Confessions of a Successful Entrepreneur: Dan Rodrigues

10 02 2016

Kareo 2The other night I was asked by a colleague who had a question from a reporter at INC Magazine what are some success tips for entrepreneurs and additionally what are some tips when you run into trouble.   I have written about tips for budding entrepreneurs in my blog on The Business of Business in the past and have written on behalf of the TechCoastAngels as well.

Serendipitously, the day after I wrote my comments to the reporter, I had the opportunity to listen to an interview by Andrew Bermudez of Digsy (www.getdigsy.com, www.meetup.com/OCfounders), of Dan Rodrigues, CEO and founder of Kareo (www.kareo.com).   Dan’s company, Kareo, has raised more than $100 million and is the fastest and largest growing company in Orange County, CA.  His company provides a cloud-based platform for independent medical practices and currently has more than 35000 providers served by more than 500 employees.

I want to share Dan’s perspective on how he grew his company and the road he had to travel.  Let’s lay out the journey in three chapters: Genesis and Euphoria; Reality of Funding and Growth: and the Path to Success.   And in each chapter there are lessons to be learned and tips for the entrepreneur.

Genesis and Euphoria

After Dan sold his first company, Scour, he started a software development consulting business.  During this time, he worked on a project for a client in the healthcare space. Through this project, he learned about healthcare IT.  Yet he also applied his knowledge of the consumer, gained from his stints at Vizeo and Real Networks, to the business.   He took the knowledge and the project and built the beginnings of Kareo and the first customer was the company for whom the original project was designed.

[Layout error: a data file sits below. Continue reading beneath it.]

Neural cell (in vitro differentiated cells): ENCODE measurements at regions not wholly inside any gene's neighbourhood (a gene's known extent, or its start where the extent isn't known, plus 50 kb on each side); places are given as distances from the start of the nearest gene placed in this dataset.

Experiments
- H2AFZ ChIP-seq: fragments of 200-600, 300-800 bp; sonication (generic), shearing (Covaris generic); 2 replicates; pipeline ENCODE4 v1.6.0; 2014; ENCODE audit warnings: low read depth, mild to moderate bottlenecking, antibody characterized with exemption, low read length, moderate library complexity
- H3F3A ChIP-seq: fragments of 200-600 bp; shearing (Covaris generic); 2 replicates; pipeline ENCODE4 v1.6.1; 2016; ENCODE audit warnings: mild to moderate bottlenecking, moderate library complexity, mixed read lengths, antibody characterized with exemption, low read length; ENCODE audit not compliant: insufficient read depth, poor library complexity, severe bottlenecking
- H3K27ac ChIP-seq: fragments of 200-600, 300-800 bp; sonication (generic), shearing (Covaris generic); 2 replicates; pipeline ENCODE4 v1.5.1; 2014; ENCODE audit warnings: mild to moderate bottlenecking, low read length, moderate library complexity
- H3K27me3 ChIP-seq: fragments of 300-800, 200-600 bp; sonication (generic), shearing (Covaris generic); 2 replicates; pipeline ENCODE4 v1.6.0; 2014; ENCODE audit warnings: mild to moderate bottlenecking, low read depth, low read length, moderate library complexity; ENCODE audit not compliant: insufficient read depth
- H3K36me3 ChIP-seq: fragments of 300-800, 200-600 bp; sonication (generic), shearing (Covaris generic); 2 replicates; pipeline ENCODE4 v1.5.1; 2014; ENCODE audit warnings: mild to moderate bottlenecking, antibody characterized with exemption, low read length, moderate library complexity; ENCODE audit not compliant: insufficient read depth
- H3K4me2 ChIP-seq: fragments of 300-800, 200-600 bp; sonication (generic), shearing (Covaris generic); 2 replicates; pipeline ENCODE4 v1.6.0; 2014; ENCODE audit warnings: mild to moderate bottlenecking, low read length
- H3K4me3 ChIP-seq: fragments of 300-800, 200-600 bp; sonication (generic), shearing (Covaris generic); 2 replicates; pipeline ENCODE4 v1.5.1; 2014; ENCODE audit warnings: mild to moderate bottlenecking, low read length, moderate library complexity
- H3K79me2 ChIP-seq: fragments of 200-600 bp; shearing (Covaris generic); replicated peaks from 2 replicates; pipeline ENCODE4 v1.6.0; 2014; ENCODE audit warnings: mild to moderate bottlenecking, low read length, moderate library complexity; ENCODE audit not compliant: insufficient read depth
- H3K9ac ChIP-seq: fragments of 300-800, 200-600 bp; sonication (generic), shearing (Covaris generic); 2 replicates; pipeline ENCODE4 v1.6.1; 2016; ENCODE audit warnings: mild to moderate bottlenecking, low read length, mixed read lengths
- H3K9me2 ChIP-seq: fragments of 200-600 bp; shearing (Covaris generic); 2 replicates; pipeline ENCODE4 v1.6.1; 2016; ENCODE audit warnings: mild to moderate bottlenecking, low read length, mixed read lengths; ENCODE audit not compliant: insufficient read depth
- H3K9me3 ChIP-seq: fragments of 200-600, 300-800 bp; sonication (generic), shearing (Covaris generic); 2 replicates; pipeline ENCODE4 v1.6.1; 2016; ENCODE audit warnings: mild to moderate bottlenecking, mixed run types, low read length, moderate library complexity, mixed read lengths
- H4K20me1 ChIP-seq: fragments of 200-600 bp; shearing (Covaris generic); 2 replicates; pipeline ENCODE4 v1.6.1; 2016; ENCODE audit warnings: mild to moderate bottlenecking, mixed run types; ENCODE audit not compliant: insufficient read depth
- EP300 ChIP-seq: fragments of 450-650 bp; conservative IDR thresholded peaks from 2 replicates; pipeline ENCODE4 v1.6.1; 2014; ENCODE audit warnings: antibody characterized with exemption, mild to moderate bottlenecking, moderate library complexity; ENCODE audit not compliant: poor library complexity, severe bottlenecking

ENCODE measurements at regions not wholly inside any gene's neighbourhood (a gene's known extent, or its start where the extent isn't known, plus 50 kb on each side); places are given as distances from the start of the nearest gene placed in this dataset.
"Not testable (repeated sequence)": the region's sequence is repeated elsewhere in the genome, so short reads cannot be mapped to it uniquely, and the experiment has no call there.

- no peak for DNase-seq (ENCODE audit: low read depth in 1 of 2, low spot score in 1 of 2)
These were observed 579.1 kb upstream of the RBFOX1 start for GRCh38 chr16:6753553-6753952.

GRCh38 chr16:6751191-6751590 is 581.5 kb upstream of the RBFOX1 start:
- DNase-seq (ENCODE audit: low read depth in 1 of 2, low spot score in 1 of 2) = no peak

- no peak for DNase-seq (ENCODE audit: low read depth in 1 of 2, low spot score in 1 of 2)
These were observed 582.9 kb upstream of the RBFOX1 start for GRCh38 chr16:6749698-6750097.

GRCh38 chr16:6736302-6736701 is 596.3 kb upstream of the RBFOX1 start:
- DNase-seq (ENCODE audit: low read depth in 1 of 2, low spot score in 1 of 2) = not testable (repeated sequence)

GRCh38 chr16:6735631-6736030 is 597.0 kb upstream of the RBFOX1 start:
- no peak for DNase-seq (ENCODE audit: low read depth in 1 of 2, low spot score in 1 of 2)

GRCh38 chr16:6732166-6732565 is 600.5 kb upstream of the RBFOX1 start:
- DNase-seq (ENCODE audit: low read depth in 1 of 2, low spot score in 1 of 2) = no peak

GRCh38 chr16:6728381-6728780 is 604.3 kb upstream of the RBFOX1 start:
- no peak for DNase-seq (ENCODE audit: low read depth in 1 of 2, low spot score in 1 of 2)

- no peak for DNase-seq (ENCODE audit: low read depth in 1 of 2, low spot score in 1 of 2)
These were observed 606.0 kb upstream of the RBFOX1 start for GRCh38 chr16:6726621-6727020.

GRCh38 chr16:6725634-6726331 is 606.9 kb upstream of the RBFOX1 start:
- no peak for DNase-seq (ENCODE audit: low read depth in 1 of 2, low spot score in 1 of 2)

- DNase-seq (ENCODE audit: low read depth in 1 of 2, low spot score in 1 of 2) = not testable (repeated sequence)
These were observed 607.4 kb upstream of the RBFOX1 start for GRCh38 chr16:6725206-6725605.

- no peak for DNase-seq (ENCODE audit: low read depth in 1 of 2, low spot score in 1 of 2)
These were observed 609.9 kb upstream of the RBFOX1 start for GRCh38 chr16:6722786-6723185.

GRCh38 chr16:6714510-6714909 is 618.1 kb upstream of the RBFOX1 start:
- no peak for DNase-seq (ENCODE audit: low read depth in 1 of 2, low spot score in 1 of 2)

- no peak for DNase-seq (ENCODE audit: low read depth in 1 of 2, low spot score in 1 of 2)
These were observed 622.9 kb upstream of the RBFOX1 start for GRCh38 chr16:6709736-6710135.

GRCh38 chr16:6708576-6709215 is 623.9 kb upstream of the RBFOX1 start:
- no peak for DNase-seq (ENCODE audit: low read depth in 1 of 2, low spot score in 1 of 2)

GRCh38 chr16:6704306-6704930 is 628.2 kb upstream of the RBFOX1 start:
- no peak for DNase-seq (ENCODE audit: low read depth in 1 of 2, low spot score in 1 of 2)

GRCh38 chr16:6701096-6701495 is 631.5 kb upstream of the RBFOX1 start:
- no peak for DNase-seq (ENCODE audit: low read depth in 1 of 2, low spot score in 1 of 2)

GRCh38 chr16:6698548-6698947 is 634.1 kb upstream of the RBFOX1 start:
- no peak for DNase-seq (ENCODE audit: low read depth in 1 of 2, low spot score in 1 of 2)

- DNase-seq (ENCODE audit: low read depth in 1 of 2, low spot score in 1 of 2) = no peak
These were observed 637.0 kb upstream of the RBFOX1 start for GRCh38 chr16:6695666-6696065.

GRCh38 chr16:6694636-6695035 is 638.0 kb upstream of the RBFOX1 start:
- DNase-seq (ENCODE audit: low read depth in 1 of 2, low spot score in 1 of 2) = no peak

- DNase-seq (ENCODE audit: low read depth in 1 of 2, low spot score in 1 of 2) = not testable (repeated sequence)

Lessons  learned:

  1. An inquisitive mind can yield interesting insights into new ideas. In this case, Dan used an inductive process to define the requirement to serve one customer and used that platform as a base of expansion to other similarly situated companies.  Entrepreneurs can take a custom project and move it to a generalized solution which might give you an immediate customer base.
  2. Integrate different perspectives to develop your business. Dan leveraged his prior experience in a different market space and was able to apply that knowledge to make Kareo different than other software companies in the same space. In a later chapter, Dan directed Kareo to be an online provider of SaaS services to this market.
  3. Build relationships as they will be valuable for funding as well as support and resources. Dan was able to use past relationships built over time to get to VCs on Sand Hill Road and High Net Worth individuals to help provide the initial funding.

Reality of Funding and Growth

Initially, Dan bootstrapped Kareo and now with some funding and the opportunity to gain more, the business seemed off to a solid start. And while you might read about Dan’s story thinking that it was all wine and roses, the truth is that Dan had some tough days early on with Kareo. In 2008, Dan received a difficult call from an investor who was unable to deliver a promised next round of funding. With no time to find another investor and significant bills to pay, Dan made a very tough decision. He reduced the company from 35 employees to 7, and found a new path for Kareo. During the entire year after, Dan did not take a salary as CEO so that others could be paid.  The goal was now survival and the focus was getting customers, reducing product expenditures, and finding more efficient ways to support existing customers to reduce cash burn.

Lessons Learned:

  1. Never take anything for granted. An investor can change his mind and funding may no longer a certainty.  The business environment might change too and entrepreneurs need to be fast, fluid, and flexible.